• Physicians and dispensing pharmacists must specifically question patients or caregivers about the presence of children in the home (on a full time or visiting basis) and counsel them regarding the dangers to children from inadvertent exposure [see Warnings and Precautions (5.2)]. • Inform patients that accidental ingestion, especially in children, may result in respiratory depression or death [see Warnings and Precautions (5.2)]. • Instruct patients to take steps to store Actiq securely and to dispose of unused Actiq [see Warnings and Precautions (5.2, 5.7), Patient Counseling Information, Disposal of Used Actiq Units]. • Instruct patients and caregivers to keep both used and unused Actiq out of the reach of children [see Warnings and Precautions (5.2)]. • Inform patients and their caregivers that, in the event that a unit is not completely consumed, it must be properly disposed as soon as possible [see Warnings and Precautions (5.2), Patient Counseling Information, Disposal of Used Actiq Units].   Actiq Child Safety Kit   Provide patients and their caregivers who have children in the home or visiting with an Actiq Child Safety Kit, which contains educational materials and safe interim storage containers to help patients store Actiq and other medicines out of the reach of children. To obtain a supply of Child Safety Kits, health care professionals can call 1-888-534-3119.

Interactions with Benzodiazepines and Other CNS Depressants (including Alcohol)

Inform patients and caregivers that potentially fatal additive effects may occur if Actiq is used with benzodiazepines or other CNS depressants, including alcohol, and not to use these concomitantly unless supervised by a healthcare provider [see Warnings and Precautions (5.4), Drug Interactions (7)].

Addiction, Abuse, and Misuse

Inform patients that the use of Actiq, even when taken as recommended, can result in addiction, abuse, and misuse, which can lead to overdose and death [see Warnings and Precautions (5.6)]. Instruct patients not to share Actiq with others and to take steps to protect Actiq from theft or misuse.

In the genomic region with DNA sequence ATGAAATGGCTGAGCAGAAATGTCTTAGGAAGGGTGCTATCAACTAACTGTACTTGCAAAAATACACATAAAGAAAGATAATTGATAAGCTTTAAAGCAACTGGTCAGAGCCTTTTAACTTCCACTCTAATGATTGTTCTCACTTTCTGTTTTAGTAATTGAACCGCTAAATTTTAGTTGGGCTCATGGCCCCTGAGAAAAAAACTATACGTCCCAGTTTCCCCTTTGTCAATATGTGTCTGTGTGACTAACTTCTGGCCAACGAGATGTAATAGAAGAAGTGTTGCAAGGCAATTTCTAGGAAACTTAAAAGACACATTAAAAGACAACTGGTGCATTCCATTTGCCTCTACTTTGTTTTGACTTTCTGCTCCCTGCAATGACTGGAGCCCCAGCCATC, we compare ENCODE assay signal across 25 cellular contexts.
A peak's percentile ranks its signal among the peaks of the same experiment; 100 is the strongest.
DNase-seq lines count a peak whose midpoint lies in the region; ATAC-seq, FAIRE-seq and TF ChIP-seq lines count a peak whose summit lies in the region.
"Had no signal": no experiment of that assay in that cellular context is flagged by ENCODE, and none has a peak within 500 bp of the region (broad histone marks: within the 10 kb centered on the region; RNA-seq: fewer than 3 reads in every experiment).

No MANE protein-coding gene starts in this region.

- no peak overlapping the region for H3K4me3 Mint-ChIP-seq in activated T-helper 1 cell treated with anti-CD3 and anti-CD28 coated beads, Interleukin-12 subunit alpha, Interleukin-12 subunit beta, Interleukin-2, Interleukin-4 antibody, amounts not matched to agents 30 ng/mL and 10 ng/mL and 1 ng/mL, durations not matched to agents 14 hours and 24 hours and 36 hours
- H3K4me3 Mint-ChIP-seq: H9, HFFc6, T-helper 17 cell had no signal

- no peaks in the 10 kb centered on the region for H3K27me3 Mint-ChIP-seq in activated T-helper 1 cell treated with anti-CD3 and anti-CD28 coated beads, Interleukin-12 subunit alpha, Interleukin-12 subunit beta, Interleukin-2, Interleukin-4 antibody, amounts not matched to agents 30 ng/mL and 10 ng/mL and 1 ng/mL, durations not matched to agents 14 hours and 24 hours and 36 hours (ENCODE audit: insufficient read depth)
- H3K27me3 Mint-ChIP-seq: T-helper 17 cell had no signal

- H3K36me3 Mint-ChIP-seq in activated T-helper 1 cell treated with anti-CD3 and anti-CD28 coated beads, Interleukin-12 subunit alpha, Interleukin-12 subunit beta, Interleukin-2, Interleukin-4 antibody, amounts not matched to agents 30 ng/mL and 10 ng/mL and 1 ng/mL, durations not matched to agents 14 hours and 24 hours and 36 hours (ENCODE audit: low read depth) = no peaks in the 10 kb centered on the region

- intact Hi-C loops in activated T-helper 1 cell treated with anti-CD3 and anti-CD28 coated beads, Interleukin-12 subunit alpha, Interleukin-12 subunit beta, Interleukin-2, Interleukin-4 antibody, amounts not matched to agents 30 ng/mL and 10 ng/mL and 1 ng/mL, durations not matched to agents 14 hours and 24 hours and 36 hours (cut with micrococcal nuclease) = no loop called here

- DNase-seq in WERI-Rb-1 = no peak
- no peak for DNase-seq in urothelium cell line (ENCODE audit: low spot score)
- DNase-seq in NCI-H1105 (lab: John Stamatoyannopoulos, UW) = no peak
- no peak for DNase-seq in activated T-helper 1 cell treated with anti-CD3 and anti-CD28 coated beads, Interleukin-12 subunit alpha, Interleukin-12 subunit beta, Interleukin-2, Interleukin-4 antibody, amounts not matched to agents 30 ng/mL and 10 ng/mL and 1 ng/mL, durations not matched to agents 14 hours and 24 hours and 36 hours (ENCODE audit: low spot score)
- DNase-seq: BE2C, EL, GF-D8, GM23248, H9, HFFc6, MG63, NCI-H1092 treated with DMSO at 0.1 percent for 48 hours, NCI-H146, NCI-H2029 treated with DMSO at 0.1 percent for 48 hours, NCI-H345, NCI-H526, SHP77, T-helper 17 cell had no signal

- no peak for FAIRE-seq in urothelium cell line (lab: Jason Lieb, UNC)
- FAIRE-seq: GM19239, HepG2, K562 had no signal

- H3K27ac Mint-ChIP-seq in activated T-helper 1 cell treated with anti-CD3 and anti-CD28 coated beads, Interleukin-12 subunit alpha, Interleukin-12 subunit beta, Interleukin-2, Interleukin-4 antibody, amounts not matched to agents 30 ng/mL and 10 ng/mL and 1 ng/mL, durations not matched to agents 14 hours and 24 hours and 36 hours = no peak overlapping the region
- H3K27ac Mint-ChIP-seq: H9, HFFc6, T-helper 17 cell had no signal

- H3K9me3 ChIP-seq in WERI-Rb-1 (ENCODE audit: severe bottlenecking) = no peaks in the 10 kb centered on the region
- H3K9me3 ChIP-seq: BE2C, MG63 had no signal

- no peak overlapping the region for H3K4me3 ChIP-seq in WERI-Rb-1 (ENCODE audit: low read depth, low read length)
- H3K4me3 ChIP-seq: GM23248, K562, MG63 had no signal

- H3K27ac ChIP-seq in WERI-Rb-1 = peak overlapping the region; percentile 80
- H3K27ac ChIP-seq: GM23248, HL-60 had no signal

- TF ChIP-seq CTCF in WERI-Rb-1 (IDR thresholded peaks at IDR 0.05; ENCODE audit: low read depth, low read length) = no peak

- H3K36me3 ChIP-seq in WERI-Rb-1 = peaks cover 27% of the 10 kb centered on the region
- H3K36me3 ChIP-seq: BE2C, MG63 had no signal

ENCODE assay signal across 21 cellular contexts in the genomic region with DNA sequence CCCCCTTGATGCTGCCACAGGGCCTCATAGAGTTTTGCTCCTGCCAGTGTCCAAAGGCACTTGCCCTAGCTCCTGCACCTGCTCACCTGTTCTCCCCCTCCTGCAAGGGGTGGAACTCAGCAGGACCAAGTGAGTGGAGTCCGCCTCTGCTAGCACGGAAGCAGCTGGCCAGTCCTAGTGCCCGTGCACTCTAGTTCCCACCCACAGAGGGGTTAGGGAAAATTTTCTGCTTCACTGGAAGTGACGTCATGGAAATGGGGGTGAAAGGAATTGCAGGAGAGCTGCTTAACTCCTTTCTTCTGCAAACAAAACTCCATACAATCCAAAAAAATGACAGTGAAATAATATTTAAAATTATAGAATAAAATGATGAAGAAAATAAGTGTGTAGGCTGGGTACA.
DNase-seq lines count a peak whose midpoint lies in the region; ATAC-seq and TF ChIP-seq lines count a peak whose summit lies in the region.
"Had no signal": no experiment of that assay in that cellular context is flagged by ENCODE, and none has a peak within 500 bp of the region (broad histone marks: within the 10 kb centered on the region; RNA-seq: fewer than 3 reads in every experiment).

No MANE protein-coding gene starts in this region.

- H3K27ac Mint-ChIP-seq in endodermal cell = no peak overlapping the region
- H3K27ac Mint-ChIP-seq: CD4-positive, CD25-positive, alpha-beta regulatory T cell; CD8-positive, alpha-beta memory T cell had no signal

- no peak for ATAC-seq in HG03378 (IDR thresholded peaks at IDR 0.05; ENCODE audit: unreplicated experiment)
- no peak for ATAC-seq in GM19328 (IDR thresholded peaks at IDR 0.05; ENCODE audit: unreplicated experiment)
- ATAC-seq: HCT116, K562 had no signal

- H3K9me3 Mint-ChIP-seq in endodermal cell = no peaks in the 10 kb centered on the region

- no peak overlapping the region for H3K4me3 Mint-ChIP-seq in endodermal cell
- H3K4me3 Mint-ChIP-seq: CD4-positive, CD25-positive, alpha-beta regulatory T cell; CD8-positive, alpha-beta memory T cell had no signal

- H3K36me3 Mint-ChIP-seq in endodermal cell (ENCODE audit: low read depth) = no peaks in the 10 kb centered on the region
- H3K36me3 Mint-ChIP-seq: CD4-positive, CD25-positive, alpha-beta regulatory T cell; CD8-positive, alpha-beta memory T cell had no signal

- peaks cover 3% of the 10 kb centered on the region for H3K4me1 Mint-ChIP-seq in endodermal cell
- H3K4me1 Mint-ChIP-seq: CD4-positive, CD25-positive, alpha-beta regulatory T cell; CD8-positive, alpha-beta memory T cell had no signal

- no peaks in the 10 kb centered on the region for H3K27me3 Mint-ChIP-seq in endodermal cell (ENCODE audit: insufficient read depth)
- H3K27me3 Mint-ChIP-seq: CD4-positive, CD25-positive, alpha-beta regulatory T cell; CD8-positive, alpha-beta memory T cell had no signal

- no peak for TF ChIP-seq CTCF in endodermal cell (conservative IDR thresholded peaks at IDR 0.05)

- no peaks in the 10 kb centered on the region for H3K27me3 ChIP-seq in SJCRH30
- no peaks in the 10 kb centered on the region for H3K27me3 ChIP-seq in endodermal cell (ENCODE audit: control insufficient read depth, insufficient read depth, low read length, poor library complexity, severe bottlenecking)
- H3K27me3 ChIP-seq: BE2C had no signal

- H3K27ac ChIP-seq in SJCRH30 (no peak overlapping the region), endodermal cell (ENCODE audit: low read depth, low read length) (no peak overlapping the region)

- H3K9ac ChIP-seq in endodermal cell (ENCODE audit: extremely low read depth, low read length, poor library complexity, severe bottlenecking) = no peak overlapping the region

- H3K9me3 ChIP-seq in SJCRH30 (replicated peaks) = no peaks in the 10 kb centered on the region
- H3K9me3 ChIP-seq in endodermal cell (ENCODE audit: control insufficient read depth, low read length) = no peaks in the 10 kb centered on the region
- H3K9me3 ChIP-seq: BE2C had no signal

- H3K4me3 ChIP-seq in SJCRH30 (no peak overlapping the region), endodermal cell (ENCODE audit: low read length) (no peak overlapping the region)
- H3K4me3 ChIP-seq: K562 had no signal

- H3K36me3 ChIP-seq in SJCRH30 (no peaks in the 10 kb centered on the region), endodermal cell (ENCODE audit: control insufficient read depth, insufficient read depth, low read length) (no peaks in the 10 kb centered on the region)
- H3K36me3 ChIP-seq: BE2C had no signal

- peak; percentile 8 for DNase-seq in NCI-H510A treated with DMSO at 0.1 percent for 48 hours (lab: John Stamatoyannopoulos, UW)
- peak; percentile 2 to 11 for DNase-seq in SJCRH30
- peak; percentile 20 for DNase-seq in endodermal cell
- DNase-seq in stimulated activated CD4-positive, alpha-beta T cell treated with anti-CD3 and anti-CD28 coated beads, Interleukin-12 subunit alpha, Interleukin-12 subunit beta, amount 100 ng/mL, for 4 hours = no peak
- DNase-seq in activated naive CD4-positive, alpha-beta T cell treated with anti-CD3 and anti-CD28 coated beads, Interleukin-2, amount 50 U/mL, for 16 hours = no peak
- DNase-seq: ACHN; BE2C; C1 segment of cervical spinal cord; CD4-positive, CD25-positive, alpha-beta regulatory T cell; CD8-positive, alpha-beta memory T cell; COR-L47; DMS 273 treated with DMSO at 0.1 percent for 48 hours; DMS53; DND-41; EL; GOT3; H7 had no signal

Transmucosal Immediate-Release Fentanyl (TIRF) REMS

  Advise patients of the following information pertaining to the TIRF REMS • Inform outpatients that they must be enrolled in the TIRF REMS Access program before they can receive Actiq. • Allow patients the opportunity to ask questions and discuss any concerns regarding Actiq or the TIRF REMS Access program. • As required by the TIRF REMS Access program, review the contents of the Actiq Medication Guide with every patient before initiating treatment with Actiq. • Advise the patient that Actiq is available only from pharmacies that are enrolled in the TIRF REMS Access program, and provide them with the telephone number and website for information on how to obtain the drug. • Advise the patient that only enrolled healthcare providers may prescribe Actiq. • Inform the patient that they must sign the Patient-Prescriber Agreement to acknowledge that they understand the risks of Actiq. • Advise patients that they may be requested to participate in a survey to evaluate the effectiveness of the TIRF REMS Access program [see Warnings and Precautions (5.7)].

Serotonin Syndrome

Inform patients that opioids could cause a rare but potentially life-threatening condition resulting from concomitant administration of serotonergic drugs. Warn patients of the symptoms of serotonin syndrome and to seek medical attention right away if symptoms develop. Instruct patients to inform their physicians if they are taking, or plan to take serotonergic medications [see Warnings and Precautions (5.10), Drug Interactions (7)].

MAOI Interaction

Inform patients to avoid taking Actiq while using any drugs that inhibit monoamine oxidase. Patients should not start MAOIs while taking Actiq [see Warnings and Precautions (5.10, 5.18); Drug Interactions (7)].

Adrenal Insufficiency

Inform patients that opioids could cause adrenal insufficiency, a potentially life-threatening condition. Adrenal insufficiency may present with non-specific symptoms and signs such as nausea, vomiting, anorexia, fatigue, weakness, dizziness, and low blood pressure. Advise patients to seek medical attention if they experience a constellation of these symptoms [see Warnings and Precautions (5.11)].

Important Administration Instructions [see Dosage and Administration (2)]